Can Two People Who Are Married at Common Law File Taxes Jointly?

By Jimmy Verner

There are two types of marriages in the United States. One type of marriage is the ceremonial marriage. A ceremonial marriage takes place when the parties obtain a marriage license, then celebrate their marriage before an official who has the power to perform marriages. The other kind of marriage is marriage at common law. Only a handful of states allow common law marriages when the spouses agree that they are married, live together, and hold themselves out to be husband and wife.

There are two types of marriages in the United States. One type of marriage is the ceremonial marriage. A ceremonial marriage takes place when the parties obtain a marriage license, then celebrate their marriage before an official who has the power to perform marriages. The other kind of marriage is marriage at common law. Only a handful of states allow common law marriages when the spouses agree that they are married, live together, and hold themselves out to be husband and wife.

IRS Recognizes Common Law Marriage

The Internal Revenue Code allows a married couple to file a joint tax return. To determine whether a couple is married, the federal government looks to state law. The Internal Revenue Code allows a couple that claims to be married at common law to file jointly if they are living together in a common law marriage in a state that recognizes common law marriages. The Internal Revenue Code also permits a couple that married at common law in a state allowing common law marriages to file a joint tax return even when they now live in a state that does not recognize common law marriages.

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Does Colorado Recognize Common Law Marriages?

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Legal Separation for Common Law Couples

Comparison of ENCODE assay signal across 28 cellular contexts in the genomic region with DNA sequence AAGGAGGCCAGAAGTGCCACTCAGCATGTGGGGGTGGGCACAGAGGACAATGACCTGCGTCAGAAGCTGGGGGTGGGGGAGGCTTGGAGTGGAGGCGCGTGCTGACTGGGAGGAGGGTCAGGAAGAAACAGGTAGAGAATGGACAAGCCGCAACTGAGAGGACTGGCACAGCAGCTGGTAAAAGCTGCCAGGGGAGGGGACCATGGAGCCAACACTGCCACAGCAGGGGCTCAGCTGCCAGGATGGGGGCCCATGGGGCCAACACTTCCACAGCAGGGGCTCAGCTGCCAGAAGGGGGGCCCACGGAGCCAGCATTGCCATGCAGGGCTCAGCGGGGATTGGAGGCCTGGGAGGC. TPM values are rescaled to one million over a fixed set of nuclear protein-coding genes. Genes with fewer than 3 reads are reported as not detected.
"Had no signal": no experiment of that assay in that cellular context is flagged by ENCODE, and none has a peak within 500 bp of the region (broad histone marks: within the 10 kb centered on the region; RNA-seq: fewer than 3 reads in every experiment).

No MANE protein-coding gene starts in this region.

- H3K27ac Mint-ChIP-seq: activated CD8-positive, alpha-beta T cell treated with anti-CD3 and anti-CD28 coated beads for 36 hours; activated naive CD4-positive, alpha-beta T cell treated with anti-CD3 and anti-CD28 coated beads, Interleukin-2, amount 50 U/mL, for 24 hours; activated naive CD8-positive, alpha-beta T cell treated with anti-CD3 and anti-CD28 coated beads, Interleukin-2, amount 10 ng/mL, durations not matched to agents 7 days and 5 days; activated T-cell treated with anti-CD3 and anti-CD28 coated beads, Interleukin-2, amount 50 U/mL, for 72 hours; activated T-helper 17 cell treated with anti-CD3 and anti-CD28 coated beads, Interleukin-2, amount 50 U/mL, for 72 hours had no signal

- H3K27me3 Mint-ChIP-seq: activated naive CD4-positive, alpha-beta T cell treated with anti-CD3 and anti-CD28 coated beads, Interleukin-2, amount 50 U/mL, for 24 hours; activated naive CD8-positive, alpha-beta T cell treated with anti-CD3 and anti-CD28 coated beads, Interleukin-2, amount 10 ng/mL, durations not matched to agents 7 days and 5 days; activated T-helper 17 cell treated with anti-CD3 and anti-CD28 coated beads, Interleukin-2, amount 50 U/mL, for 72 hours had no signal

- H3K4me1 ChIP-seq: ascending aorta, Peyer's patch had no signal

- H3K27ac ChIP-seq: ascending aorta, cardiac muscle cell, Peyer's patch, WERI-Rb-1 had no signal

A common law marriage is a union formed by two people without the involvement of governmental or church authorities. Some states continue to recognize common law marriages but many do not. A common-law couple wishing to legally separate my have better luck if their union occurred in a state where common-law marriages are legal.

Common Law Marriages & Divorce

The phrase "common law" refers to the way you get married, not how you end your union. The term simply means that you didn't solemnize your marriage vows or file a marriage certificate with your state. In all other ways, including divorce, a common law marriage and a "regular" marriage are treated the same.

Common Law Divorces in California

There is no such thing as common law divorce, so California law does not consider you divorced if you are legally married but attempt to divorce by simply separating and saying you are divorced. In fact, California recognizes neither common law marriage, in which a couple becomes married by living together and saying they are married but never formally marrying, nor common law divorce, in which a couple might simply split up without obtaining a divorce through the legal system.

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